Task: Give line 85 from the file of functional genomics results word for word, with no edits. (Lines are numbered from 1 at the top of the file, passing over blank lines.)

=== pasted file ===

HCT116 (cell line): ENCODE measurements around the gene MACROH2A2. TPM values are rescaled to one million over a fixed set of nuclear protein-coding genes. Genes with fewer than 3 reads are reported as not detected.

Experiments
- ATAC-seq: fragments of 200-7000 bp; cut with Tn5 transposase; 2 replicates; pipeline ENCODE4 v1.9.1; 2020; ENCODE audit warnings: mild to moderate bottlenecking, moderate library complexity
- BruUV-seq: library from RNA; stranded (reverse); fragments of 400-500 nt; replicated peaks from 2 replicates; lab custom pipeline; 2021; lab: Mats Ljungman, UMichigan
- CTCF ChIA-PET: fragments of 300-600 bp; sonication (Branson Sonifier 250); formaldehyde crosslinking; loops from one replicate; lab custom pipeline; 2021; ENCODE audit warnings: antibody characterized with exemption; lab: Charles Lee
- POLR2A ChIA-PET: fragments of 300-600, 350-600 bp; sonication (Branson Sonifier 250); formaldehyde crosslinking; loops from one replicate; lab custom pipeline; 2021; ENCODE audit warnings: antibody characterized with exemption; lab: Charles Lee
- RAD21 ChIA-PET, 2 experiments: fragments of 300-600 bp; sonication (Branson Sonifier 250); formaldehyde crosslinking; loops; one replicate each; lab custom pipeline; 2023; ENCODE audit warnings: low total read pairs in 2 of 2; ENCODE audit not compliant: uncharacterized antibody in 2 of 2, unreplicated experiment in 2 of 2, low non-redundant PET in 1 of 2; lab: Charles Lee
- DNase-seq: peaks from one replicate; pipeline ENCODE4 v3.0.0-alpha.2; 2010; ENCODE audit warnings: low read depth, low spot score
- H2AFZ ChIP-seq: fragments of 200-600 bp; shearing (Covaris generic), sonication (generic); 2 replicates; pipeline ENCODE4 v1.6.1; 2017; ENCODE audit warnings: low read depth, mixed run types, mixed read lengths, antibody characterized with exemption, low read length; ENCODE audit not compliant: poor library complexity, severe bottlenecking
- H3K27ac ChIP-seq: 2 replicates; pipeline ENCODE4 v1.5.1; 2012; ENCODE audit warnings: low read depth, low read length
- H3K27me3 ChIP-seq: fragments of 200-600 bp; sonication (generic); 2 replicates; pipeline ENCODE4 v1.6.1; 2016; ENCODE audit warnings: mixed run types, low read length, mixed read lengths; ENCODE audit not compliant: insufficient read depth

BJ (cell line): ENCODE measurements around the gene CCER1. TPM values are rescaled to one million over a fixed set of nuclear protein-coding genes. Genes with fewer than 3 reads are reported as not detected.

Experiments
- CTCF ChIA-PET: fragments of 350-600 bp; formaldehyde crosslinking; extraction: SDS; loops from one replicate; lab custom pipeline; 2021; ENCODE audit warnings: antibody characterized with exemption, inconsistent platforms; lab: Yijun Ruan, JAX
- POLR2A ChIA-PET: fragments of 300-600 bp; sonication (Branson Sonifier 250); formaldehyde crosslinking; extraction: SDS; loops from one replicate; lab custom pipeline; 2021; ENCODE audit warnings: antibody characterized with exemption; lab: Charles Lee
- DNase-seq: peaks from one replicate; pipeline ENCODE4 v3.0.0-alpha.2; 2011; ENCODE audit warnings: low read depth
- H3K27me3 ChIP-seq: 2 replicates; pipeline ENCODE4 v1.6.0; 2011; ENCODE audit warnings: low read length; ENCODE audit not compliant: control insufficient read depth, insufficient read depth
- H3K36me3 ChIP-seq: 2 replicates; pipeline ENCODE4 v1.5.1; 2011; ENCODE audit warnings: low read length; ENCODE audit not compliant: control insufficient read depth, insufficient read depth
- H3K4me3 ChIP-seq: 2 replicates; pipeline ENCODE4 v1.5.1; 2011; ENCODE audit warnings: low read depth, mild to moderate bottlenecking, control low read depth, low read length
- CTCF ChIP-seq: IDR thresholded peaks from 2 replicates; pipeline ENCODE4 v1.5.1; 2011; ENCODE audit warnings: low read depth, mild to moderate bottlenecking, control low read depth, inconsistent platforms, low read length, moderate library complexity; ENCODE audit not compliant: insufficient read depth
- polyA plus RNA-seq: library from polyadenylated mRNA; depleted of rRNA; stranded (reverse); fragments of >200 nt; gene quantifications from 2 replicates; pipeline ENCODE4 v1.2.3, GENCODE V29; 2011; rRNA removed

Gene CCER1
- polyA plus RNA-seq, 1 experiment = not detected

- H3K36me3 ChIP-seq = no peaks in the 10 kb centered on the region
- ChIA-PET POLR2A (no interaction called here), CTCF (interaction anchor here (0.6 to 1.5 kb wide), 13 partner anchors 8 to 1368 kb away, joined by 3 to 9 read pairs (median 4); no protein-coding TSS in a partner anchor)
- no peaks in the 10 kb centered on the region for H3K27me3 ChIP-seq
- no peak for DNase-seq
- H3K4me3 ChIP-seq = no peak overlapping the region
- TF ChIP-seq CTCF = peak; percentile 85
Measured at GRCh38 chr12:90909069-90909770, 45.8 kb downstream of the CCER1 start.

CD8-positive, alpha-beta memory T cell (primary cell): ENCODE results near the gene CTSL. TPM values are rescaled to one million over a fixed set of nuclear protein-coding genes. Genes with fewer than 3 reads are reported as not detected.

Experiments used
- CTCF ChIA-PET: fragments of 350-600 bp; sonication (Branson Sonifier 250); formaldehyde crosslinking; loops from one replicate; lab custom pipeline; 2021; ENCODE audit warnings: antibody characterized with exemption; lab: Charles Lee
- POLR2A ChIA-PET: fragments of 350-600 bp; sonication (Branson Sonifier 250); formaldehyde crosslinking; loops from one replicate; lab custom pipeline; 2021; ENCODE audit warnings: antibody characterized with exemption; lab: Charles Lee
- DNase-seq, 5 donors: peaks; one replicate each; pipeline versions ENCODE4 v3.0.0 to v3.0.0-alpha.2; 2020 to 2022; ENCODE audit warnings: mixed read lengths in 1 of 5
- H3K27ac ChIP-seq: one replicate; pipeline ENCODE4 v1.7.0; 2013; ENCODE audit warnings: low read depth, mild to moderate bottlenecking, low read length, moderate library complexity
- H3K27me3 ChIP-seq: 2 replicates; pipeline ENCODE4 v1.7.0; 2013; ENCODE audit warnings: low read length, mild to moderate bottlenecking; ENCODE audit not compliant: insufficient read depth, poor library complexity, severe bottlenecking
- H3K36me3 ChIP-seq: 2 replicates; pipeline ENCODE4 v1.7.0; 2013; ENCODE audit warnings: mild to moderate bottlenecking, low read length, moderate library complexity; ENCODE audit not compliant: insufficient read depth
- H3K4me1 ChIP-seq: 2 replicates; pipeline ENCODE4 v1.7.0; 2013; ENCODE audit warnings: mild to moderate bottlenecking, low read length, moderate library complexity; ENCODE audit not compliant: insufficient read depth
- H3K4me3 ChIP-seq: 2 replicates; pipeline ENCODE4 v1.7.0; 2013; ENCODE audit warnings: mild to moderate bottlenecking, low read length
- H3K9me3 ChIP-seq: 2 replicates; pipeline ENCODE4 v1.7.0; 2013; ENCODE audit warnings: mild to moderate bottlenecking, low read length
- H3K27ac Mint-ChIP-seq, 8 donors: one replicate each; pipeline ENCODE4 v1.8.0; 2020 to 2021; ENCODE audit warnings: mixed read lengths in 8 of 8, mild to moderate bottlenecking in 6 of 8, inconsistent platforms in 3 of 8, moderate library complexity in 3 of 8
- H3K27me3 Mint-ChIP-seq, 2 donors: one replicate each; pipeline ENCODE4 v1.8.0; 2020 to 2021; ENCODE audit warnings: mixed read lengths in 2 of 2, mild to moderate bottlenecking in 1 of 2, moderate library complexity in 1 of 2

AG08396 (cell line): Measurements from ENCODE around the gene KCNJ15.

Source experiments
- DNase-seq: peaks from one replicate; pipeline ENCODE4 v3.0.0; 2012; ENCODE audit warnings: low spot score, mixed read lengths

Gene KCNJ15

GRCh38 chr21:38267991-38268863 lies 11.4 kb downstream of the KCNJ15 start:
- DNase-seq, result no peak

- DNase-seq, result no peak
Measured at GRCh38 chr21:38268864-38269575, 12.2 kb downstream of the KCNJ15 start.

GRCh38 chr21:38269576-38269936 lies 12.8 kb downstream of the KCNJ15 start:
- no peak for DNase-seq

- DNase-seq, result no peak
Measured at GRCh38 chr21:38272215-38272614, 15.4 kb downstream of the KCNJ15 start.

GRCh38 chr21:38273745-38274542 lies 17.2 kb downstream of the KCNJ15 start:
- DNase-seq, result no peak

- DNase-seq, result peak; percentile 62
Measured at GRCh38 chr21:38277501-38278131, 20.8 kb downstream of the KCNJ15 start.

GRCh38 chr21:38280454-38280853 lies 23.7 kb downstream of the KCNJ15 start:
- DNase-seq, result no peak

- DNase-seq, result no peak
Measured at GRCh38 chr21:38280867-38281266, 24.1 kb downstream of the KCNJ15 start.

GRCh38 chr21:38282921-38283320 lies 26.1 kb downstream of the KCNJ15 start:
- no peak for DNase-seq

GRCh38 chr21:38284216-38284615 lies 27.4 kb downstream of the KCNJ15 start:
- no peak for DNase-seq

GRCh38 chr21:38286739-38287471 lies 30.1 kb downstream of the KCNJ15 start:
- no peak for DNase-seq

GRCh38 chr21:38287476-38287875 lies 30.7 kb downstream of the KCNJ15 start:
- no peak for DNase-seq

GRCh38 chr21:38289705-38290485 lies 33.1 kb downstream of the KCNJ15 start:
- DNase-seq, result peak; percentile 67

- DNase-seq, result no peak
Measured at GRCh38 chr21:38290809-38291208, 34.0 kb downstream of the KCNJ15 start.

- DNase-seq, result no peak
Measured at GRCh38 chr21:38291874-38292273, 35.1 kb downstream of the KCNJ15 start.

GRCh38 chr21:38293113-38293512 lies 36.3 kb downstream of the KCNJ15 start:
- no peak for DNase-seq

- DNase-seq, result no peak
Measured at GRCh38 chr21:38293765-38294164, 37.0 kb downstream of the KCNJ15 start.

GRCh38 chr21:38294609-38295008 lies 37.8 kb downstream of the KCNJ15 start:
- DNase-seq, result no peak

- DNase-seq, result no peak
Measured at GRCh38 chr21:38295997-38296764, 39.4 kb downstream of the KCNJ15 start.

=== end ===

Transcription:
Measured at GRCh38 chr21:38295997-38296764, 39.4 kb downstream of the KCNJ15 start.